Michelin has recruited its latest cohort of trainees under its long-standing annual apprenticeship programme, which started 95 years ago at its Stoke-on-Trent site.
Launched in 1927, Michelin’s apprenticeship programme is steeped in history and underpins the culture of the company overall, providing a springboard for trainees to start their careers.
It also provides an opportunity for people to progress into senior leadership roles, with a number of former apprentices now at managerial and directorial level.
For its 2022 intake, the company has taken on three new recruits in engineering roles, for a rigorous programme involving a mix of classroom, workshop and production site training at the JCB Academy, as well as at Michelin’s own Engineering Training Centre and factory in Stoke-on-Trent.
The three apprentices, Mike Ludford, aged 17, Elliott Pettitt, aged 17 and Marshall McGlen, aged 18, will learn about electrical and mechanical engineering, as well as pneumatics, steam and hydraulics.
They’ll also be taught about key environmental factors, such as recycling materials and energy saving, in-keeping with Michelin’s approach to sustainability.
Marshall, who studied for GCSEs at JCB Academy, said: “I wanted an engineering role at a good company.
“It’s very supportive at Michelin and a great place to learn. The whole focus is on quality and we are learning a great amount.”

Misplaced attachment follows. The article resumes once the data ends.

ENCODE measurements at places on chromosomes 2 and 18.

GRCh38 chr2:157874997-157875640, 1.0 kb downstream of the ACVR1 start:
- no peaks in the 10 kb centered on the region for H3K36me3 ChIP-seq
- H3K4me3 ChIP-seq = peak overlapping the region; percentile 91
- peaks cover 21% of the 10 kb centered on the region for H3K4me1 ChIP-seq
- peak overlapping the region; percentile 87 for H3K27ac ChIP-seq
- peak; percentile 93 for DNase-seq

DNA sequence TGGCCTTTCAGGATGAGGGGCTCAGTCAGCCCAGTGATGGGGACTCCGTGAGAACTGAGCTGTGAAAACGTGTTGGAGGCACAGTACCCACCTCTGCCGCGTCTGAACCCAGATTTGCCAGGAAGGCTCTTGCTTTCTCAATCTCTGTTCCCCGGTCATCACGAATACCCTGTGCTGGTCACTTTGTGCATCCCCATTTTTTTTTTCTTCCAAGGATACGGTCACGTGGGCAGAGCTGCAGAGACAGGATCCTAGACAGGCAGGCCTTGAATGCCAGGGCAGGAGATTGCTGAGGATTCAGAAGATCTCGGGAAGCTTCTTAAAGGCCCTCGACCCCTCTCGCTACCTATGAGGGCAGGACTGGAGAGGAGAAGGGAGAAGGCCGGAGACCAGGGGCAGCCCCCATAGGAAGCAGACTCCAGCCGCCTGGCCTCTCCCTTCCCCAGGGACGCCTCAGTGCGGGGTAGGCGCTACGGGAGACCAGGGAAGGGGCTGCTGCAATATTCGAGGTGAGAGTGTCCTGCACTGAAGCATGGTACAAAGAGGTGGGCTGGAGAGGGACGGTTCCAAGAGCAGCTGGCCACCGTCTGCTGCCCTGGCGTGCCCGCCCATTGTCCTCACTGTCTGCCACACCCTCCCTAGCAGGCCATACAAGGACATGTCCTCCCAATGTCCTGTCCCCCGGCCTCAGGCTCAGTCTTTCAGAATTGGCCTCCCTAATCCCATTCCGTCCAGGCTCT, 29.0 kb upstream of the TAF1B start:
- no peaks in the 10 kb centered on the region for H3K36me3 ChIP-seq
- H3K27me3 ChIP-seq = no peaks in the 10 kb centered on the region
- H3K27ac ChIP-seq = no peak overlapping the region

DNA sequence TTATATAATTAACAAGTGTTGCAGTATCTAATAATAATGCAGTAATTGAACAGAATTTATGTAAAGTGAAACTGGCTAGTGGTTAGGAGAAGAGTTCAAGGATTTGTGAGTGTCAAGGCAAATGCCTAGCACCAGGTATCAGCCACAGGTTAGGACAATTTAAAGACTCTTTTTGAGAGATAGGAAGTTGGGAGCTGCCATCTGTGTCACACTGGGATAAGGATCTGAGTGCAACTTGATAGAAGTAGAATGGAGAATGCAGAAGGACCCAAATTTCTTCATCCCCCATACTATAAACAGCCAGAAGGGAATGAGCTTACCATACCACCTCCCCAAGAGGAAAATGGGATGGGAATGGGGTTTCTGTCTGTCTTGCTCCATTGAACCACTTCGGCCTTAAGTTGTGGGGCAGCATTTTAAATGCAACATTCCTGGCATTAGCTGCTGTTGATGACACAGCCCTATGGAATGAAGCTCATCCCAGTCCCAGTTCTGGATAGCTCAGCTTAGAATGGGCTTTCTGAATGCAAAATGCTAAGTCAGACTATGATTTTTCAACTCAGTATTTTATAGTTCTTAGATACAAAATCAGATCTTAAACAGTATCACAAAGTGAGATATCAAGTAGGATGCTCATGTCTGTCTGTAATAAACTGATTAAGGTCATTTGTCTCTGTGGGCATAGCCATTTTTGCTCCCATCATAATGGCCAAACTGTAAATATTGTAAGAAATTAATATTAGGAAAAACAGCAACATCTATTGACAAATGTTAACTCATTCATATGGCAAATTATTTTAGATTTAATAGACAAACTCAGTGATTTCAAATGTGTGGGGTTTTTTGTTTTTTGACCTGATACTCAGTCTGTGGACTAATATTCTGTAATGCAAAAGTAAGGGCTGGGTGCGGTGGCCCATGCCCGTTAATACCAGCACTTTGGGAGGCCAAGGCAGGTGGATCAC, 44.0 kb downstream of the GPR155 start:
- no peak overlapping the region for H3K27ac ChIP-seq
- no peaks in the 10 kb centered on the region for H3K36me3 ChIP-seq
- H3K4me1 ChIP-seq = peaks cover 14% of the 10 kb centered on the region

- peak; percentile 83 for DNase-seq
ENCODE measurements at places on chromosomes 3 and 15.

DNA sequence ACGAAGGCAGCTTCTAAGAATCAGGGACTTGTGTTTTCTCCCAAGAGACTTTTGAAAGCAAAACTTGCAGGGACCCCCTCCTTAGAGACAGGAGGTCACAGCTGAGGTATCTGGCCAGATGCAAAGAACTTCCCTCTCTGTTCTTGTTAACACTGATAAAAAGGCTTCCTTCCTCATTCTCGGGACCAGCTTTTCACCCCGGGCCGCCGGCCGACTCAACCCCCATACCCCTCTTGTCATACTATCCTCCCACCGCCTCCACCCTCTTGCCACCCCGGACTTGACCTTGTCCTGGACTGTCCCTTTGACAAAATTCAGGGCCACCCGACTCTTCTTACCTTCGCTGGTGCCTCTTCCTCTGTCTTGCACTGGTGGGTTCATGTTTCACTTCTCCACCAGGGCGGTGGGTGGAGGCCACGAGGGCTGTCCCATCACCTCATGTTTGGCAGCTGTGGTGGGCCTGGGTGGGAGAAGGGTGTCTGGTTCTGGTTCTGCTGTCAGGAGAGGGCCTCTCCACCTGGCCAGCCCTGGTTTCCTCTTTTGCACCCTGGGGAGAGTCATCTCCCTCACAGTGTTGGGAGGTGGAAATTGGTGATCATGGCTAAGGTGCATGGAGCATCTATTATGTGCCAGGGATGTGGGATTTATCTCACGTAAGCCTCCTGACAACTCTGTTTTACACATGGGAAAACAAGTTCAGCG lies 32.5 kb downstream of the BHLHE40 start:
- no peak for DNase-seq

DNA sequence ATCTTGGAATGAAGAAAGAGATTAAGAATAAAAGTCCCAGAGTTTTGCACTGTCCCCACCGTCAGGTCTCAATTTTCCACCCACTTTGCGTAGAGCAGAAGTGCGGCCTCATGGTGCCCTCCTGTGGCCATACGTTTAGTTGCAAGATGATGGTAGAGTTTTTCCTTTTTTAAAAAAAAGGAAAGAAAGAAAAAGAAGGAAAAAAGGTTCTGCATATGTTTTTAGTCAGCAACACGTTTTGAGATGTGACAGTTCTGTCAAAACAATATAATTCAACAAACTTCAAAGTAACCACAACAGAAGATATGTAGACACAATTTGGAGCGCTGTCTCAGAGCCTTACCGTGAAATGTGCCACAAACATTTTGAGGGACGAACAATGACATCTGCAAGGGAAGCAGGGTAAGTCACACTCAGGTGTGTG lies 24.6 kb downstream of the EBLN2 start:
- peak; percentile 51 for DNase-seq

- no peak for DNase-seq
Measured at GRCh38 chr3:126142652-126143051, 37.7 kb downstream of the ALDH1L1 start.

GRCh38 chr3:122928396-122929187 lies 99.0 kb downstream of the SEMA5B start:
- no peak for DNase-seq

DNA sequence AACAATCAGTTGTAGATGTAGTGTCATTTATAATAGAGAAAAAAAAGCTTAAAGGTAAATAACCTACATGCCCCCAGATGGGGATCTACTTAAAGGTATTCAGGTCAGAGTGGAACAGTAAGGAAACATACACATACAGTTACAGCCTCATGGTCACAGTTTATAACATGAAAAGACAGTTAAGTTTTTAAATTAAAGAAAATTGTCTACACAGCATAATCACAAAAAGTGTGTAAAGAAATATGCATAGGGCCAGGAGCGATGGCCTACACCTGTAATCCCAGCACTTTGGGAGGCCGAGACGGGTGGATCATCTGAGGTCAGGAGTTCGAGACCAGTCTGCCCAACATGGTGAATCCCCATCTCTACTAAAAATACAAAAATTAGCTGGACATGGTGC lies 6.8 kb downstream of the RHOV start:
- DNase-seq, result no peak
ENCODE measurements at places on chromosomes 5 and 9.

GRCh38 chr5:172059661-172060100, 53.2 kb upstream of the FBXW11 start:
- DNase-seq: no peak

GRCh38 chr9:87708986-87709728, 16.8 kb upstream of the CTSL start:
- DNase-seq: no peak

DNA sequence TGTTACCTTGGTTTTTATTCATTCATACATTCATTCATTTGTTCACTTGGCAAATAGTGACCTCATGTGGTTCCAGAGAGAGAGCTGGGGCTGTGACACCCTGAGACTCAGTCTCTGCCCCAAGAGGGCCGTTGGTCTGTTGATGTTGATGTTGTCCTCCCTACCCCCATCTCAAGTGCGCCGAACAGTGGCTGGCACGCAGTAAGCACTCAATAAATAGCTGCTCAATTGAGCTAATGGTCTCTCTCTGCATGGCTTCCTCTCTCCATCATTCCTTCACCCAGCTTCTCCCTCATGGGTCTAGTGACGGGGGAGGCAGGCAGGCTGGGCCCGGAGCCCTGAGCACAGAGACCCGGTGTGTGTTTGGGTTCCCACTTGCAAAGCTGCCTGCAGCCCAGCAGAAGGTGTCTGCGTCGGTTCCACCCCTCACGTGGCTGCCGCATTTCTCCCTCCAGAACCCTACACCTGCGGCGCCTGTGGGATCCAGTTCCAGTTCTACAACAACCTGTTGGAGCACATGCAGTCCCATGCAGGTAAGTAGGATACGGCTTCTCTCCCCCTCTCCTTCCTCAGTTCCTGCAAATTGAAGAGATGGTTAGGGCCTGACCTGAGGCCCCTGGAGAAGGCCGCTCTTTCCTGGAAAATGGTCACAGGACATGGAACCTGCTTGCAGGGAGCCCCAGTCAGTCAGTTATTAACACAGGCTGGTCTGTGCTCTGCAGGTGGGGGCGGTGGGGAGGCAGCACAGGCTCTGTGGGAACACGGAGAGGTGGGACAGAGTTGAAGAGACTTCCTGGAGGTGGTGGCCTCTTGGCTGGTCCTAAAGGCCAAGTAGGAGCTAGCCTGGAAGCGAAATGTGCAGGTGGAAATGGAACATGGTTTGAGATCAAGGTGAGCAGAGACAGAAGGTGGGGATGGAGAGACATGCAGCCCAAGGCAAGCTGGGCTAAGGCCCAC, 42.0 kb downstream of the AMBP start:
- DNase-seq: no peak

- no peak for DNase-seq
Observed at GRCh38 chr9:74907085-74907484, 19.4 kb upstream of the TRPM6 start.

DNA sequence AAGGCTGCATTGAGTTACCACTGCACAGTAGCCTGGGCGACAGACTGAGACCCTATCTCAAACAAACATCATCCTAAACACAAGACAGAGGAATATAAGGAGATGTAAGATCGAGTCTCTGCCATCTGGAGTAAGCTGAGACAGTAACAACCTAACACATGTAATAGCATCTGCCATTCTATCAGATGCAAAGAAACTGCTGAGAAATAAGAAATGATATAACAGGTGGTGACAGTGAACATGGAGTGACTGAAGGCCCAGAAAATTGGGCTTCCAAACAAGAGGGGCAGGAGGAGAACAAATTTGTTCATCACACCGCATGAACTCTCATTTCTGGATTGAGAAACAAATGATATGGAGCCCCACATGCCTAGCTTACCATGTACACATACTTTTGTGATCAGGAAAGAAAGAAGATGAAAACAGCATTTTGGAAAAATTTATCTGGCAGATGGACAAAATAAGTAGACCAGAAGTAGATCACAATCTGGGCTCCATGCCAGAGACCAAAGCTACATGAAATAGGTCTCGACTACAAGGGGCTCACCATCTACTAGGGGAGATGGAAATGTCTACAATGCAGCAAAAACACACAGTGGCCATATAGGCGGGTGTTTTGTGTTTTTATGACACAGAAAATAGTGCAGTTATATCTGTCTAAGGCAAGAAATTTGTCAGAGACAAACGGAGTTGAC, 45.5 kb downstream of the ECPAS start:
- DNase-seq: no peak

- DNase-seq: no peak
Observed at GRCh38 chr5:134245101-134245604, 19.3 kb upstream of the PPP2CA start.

Former Endon High School pupil, Elliot Petite, added: “I wanted a hands-on approach to learning about engineering. It’s been great so far and I’ve learnt a lot already in a short space of time.”
Mike Ludford, who attended Trentham High School, is following in his father’s footsteps as his dad – who joined Michelin as an apprentice – now works in IT at the Stoke site.
Mike said: “Pretty much every engineer I have met in North Staffordshire has been a Michelin apprentice and it’s a great start to have. The hands-on teaching and classroom learning is very good.”
The new recruits are being trained by Engineering Apprentice Manager Paul Lovatt, who also joined the company as an apprentice in 1980
Paul Lovatt said: “The apprentices will complete three to four years of training with the aim of preparing them to join the production site’s engineering maintenance team.
“The training is in-depth and will develop their engineering knowledge in disciplines such as mechanical, electrical, and hydraulic engineering so they are equipped to maintain the complex production plant and machinery.
“Historically the engineering apprenticeship has proven to be a sound foundation for peoples’ careers, and many have moved into many other areas of the business within Michelin, both here at Stoke and across the Michelin world-wide organisation.”